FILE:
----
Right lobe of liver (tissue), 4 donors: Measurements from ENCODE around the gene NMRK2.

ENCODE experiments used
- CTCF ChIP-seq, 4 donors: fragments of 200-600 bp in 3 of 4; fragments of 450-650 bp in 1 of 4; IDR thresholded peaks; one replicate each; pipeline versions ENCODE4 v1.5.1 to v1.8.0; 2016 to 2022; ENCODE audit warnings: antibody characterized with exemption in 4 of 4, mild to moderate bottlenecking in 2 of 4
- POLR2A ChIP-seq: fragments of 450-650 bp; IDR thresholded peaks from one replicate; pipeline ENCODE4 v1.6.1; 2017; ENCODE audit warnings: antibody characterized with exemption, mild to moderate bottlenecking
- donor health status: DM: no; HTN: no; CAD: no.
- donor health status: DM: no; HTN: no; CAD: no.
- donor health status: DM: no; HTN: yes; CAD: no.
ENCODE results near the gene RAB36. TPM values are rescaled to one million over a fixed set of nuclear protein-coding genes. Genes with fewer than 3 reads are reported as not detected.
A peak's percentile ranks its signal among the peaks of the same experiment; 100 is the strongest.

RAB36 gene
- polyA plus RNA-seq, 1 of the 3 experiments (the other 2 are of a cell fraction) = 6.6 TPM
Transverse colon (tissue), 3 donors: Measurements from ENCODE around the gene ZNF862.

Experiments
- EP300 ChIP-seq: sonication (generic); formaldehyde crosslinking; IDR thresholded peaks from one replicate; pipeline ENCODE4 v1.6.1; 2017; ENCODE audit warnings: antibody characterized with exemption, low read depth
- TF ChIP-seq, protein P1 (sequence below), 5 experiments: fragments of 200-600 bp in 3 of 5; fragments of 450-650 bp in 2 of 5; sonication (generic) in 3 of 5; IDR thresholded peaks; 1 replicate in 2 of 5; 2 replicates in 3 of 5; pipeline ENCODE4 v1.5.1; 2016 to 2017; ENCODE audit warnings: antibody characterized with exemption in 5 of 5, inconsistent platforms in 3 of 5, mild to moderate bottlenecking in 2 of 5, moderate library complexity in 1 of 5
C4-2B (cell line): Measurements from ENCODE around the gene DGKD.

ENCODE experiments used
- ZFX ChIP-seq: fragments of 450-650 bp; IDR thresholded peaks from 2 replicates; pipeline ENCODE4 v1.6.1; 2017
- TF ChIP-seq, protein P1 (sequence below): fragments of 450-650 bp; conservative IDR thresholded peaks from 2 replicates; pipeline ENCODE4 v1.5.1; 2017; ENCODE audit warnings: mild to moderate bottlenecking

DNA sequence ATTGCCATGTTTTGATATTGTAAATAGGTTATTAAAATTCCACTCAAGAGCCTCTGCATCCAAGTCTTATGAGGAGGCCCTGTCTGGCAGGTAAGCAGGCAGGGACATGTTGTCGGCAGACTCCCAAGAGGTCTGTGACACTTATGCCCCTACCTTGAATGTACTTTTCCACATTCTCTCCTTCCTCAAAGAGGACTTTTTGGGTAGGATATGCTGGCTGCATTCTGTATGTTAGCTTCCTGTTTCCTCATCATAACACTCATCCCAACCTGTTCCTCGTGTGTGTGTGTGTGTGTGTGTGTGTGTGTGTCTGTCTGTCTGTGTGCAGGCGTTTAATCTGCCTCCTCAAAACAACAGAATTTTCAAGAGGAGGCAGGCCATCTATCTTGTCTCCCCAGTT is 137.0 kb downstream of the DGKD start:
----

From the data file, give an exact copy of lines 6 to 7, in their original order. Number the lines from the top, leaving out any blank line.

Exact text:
- donor health status: DM: no; HTN: no; CAD: no.
- donor health status: DM: no; HTN: yes; CAD: no.